So now she’s moving to Phase II of her plan, which is to convince lots of Democrats who promised their constituents that they would vote for new leadership not to vote for someone else, but instead to simply vote “present.” A vote of “present” isn’t counted in the Speakership sweepstakes, and it lowers the threshold needed to reach a majority. Say 10 members announce during the vote that they wish their vote to be recorded as “present.” That lowers the total number of votes cast from 435 to 425, and means the new majority threshold is 213, rather than 218.
She’s telling her critics that voting “present” would allow them to tell their constituents they lived up to their promises to oppose her. But it’s not the same. Saying “I did not vote FOR her” is not the same as “I voted AGAINST her.” And smart Democrats will figure that out. So stay tuned. I’d still bet on her winning the Speakership on the first ballot.
On the Republican side, the House Republican Steering Committee – which makes recommendations on committee assignments – met last week to select Ranking Members for each committee. Given retirements by House Judiciary Committee Chairman Bob Goodlatte of VA and Oversight and Government Reform Committee Chairman Trey Gowdy, the Ranking Member slots on both committees were open.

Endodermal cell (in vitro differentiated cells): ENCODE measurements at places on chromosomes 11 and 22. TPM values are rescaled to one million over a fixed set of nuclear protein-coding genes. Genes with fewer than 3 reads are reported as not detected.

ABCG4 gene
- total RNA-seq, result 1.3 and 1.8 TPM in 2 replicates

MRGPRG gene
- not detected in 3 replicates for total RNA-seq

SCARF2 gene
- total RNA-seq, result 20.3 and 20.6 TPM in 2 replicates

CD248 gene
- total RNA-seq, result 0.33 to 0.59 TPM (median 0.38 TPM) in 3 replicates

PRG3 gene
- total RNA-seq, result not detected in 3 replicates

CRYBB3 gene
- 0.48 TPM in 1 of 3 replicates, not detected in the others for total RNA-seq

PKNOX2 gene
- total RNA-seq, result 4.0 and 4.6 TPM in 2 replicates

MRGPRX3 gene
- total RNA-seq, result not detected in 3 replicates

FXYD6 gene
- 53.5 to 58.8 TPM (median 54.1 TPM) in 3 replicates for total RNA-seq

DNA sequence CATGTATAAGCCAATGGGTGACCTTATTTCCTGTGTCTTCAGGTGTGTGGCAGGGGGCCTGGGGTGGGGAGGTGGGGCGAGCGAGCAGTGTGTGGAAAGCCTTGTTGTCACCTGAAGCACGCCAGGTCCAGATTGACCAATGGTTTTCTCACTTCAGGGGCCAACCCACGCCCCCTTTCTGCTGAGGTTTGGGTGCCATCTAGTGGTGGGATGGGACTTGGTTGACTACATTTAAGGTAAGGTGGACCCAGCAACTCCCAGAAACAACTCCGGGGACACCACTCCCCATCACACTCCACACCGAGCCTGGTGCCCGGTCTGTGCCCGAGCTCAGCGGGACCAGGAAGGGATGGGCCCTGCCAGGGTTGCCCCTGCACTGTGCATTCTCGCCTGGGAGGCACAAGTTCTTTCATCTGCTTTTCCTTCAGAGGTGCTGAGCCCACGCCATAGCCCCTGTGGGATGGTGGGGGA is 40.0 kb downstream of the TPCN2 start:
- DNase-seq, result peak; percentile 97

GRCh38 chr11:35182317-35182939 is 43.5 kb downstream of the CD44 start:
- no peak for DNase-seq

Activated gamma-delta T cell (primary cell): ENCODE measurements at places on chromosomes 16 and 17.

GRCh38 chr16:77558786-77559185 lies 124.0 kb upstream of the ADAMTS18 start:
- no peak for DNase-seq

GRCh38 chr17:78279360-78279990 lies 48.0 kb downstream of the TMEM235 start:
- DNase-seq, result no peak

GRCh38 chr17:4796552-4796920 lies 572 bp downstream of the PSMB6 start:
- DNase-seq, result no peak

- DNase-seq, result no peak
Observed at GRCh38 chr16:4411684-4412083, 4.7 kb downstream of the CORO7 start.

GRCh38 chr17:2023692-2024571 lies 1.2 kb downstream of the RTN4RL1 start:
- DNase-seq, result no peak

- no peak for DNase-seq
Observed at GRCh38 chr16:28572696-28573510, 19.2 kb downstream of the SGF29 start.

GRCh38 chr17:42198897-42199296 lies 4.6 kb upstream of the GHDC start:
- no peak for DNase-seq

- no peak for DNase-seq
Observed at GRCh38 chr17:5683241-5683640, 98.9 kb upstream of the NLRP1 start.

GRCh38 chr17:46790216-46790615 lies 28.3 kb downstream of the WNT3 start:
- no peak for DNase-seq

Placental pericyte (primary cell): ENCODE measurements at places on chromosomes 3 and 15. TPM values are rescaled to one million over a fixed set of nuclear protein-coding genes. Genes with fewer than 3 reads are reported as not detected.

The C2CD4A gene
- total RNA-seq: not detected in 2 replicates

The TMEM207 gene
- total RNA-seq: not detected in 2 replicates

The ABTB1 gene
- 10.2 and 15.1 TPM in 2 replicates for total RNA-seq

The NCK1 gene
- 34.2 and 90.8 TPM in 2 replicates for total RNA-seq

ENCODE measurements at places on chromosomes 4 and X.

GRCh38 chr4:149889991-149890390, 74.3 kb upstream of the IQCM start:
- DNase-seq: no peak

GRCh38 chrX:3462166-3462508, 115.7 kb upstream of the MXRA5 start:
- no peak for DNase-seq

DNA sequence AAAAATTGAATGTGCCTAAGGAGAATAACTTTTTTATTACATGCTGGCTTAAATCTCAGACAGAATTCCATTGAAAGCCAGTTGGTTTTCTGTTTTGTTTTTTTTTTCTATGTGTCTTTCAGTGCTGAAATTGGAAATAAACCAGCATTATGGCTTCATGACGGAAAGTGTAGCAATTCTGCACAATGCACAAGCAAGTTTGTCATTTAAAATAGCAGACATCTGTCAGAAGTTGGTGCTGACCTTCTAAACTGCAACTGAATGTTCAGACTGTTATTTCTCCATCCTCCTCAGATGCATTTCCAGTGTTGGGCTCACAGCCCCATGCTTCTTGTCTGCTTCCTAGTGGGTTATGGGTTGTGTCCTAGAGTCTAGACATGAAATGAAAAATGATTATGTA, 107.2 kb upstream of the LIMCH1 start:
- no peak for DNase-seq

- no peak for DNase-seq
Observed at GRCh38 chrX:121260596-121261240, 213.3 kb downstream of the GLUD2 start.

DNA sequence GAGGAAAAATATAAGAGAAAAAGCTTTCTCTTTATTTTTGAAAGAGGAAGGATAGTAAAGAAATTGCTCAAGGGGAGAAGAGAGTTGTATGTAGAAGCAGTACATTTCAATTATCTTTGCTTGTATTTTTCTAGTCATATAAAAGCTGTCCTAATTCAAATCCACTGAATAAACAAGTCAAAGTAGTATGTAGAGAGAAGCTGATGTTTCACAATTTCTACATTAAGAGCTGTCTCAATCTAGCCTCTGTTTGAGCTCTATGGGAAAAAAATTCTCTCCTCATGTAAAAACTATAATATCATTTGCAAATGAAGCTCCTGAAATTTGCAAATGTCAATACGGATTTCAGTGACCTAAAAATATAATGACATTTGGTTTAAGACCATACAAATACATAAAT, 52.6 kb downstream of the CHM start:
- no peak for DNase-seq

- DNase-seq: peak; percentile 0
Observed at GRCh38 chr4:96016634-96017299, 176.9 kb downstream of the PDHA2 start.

At the start of the week, the plan was for Jim Jordan to try to win the Ranking Member slot on Judiciary, and for Mark Meadows to try to win the Ranking Member slot on Oversight and Government Reform. But neither of them had seniority on those slots – Jordan lost the slot to Doug Collins of GA. The odd thing is, Jordan DID have seniority on Oversight and Government Reform. So after he lost to Collins for the Judiciary slot, he slid over and announced he wanted to be the Ranking Member on Oversight and Government Reform. Meadows graciously withdrew his bid, and the Steering Committee gave Jordan his wish.
This is not final. The full House Republican Conference will vote on the full slate of Ranking Members at the installation of the new Congress in early January. But at least the House GOP Leadership has slated Jordan, and that almost always results in victory in these internecine struggles.
On Wednesday, the full Senate voted to invoke cloture on the nomination of Thomas Alvin Farr to be U.S. District Judge for the Eastern District of North Carolina. Because Jeff Flake is voting against Trump judicial nominees until he gets a vote on legislation to protect the Mueller investigation, the vote was a 50-50 tie, necessitating intervention from Vice President Pence in the form of a tie-breaking vote. The confirmation vote was set for Thursday.
Later on Wednesday afternoon, Senate Judiciary Committee Chairman Chuck Grassley of IA announced that he was canceling a nomination hearing set for Thursday, at which the committee was slated to consider nearly two dozen Trump judicial nominees. Again, Flake’s opposition to voting for Trump judicial nominees was the cause.
Later Wednesday afternoon, Republican Sen. Tim Scott of SC announced he had concerns about Thomas Alvin Farr’s record on civil rights, and the vote was rescheduled for Monday. On Friday, Scott announced his opposition to Farr’s confirmation, and the confirmation vote was pulled from the calendar.